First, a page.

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Unformatted text preview: Cover Page Mobile Communication Systems November 18, 2008 By: Mindy Burns, Tracie Hill, John Lowery, Thomas Parker, Terick Polk, Michael Rehkemper, Moses Rivas Table of Contents (Fill in where your section fits in the body of the paper) History of Mobile Communication Systems Analog Systems - Mindy Burns Movement towards Digital Systems - Mindy Burns Current Status of Mobile Communication Systems Software - J.C. Lowery & Tracie Hill Networks - Moses Rivas Network Capabilities and Peripherals - Thomas Parker Future of Mobile Communication Systems Networks - Michael Rehkemper Towers - Terick Polk Design/Battery - Michael Rehkemper Business Use/ Software 1st paragraph- Michael Rehkemper Business Use/ Software 2nd paragraph- Terick Polk Body of Paper (Plug your section in its proper place) Intro: We will complete once everyone has submitted their parts History: History of Mobile Communication Systems Analog Systems Mobile communication systems, such as cellular phones and other devices, have been around for several decades. The first cellular system developed was the Advanced Mobile Phone System (AMPS), classified as the First Generation (1G) mobile phone system, and was introduced in the late 1980’s. The AMPS used analog communication systems to transmit only voice communications to others in different locations with limited capacity. (telecommunication 2008) The major problem faced by business individuals was the static and noise from using this type of communication system. It was practically impossible to conduct ordinary business over the analog networks. Such communications would also lead to inefficient and ineffective business practices. Individuals employed as Lawyers, Accountants, Doctors and other strict client confidentially positions were in the situation of possible eavesdroppers when communicating on such devices. The analog system had weak security system which could be easily hacked into by the use of scanners. This possibility of violating client confidentially would have lead to businesses not using such devices for normal business activity. Being able to conduct business any where any time was practically impossible with devices containing the analog networks. Movement Towards Digital Systems Following the pure analog systems (AMPS) was the development of the partially Digitial Advanced Mobile Phone Systems (D-AMPS) also known as the Time Division Multiple Access (TDMA). The digital transmission was sought Systems (D-AMPS) also known as the Time Division Multiple Access (TDMA)....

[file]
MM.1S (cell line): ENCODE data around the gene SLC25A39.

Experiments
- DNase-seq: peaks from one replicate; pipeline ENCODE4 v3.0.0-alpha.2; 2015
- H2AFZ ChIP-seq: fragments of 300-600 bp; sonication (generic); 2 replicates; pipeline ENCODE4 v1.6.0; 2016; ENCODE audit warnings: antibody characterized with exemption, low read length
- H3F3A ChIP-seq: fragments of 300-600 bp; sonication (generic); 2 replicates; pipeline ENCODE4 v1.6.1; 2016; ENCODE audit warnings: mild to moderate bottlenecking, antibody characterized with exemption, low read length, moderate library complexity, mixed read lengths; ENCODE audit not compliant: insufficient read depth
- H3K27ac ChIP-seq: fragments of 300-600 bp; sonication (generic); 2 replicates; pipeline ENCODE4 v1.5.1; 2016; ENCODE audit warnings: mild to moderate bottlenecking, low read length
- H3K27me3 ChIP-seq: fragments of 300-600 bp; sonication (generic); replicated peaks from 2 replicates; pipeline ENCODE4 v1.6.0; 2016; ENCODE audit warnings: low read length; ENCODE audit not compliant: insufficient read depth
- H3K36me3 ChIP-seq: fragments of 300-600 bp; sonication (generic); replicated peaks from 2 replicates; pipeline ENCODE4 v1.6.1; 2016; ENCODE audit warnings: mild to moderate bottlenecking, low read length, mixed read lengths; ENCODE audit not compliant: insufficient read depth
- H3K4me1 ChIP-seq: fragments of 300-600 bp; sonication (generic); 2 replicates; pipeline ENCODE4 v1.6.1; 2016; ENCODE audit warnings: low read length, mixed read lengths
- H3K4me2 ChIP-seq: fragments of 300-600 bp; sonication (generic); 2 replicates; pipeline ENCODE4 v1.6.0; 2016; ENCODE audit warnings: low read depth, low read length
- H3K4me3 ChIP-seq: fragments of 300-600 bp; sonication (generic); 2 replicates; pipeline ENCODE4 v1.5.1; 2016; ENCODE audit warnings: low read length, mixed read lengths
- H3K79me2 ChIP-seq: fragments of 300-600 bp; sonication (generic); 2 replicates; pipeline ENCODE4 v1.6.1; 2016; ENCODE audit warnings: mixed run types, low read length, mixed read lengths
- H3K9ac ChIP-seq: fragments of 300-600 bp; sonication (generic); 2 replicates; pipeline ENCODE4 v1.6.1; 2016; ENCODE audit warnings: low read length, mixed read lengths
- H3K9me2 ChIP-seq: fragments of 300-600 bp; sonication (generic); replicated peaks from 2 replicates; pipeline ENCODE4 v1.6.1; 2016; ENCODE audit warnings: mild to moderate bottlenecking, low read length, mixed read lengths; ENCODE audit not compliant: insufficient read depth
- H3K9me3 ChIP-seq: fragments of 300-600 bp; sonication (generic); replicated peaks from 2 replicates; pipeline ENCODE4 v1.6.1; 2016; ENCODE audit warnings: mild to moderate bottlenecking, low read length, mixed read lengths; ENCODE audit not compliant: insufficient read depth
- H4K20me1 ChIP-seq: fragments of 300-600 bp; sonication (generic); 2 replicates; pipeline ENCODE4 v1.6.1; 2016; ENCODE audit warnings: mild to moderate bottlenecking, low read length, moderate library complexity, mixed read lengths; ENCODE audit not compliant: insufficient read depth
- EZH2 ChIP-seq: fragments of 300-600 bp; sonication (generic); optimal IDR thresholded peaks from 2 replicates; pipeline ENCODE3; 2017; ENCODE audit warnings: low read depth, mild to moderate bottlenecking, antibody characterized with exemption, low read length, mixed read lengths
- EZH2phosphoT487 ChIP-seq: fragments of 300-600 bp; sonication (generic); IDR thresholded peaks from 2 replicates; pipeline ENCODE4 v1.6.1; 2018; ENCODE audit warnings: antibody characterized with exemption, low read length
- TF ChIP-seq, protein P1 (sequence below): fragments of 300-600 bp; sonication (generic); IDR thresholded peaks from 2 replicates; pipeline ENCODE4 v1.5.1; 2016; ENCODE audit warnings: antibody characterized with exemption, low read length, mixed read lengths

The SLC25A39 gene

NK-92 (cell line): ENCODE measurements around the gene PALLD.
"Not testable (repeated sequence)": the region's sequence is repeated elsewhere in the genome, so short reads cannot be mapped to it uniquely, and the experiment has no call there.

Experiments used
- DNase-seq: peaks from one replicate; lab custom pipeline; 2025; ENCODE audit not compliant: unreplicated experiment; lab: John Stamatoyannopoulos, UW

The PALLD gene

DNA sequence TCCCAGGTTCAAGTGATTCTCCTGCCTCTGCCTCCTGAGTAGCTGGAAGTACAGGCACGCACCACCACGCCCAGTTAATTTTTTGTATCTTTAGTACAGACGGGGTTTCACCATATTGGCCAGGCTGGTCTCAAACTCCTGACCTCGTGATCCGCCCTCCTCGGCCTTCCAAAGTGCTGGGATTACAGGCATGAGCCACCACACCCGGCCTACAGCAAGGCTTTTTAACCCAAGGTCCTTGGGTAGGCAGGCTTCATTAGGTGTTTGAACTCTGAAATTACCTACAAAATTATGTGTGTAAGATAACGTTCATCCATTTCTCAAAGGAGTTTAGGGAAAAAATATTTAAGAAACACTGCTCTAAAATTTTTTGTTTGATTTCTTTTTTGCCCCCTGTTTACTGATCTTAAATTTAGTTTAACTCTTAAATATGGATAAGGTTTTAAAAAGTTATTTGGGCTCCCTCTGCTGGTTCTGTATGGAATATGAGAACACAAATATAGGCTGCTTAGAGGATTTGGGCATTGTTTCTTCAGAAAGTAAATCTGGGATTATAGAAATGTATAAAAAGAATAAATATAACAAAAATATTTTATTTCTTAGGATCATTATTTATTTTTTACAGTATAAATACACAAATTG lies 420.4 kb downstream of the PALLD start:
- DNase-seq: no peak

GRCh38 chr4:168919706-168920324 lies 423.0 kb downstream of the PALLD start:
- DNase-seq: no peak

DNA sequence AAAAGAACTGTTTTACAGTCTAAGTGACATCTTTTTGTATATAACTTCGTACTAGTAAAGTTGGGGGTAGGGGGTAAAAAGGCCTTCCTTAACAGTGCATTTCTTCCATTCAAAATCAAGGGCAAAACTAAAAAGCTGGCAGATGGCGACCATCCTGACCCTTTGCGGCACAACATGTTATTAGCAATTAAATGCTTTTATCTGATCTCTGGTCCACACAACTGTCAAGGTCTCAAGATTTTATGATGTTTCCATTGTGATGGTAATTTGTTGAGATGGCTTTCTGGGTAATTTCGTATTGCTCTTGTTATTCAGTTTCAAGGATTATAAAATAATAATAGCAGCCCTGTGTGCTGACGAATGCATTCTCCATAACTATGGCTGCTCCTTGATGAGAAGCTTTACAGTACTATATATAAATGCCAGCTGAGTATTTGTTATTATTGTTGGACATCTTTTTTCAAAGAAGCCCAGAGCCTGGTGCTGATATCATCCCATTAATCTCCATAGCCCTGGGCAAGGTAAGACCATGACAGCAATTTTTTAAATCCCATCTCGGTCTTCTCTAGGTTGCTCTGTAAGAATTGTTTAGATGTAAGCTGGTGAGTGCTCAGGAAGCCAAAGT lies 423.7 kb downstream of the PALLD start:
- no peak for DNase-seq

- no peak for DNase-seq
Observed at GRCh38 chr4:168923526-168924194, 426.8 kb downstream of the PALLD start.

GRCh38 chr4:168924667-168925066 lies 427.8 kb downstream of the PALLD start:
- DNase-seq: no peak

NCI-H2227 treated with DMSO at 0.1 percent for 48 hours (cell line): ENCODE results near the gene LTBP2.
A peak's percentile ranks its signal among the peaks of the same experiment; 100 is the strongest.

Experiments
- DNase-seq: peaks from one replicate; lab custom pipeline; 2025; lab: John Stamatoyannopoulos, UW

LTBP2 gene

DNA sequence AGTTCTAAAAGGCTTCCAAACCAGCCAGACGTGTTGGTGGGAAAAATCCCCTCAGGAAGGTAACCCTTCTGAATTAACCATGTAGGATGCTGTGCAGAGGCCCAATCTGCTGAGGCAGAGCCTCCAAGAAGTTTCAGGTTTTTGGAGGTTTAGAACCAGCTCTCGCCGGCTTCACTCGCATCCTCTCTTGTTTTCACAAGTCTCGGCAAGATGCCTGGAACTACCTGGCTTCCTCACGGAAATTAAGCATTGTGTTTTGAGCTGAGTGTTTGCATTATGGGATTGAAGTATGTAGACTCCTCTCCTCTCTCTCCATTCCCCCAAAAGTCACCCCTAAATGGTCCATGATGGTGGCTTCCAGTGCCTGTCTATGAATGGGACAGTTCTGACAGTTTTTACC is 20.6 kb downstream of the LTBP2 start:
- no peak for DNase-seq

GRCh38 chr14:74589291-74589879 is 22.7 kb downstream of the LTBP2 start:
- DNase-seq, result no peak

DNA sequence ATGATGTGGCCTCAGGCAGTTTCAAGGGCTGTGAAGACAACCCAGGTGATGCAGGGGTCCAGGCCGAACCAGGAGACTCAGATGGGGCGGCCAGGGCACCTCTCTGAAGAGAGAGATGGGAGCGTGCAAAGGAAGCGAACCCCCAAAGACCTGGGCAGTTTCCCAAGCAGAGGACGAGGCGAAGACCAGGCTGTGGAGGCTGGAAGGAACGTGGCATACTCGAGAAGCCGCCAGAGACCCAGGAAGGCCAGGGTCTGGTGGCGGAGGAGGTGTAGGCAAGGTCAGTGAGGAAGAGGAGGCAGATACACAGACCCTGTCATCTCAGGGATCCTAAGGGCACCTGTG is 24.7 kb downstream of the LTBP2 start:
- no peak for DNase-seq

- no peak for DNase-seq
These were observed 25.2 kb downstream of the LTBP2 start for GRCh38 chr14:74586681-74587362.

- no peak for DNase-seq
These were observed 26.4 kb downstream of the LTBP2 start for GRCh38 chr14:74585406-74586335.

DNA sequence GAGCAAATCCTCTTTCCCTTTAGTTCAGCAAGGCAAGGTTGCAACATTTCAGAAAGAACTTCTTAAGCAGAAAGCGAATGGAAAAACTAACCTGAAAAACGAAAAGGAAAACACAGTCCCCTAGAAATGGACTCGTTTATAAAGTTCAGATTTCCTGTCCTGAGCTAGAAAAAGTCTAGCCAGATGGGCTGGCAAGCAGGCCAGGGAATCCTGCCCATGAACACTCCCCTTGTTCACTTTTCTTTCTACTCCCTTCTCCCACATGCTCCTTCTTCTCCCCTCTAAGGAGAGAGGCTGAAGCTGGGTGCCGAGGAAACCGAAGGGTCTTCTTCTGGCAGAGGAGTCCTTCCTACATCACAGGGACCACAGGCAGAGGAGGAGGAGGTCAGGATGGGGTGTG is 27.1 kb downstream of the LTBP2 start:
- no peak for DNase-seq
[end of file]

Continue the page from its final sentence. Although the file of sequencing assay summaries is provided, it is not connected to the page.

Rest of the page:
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This note was uploaded on 01/19/2010 for the course MIS 4143 taught by Professor Chuckjohnston during the Spring '10 term at Midwestern State University.
- Spring '10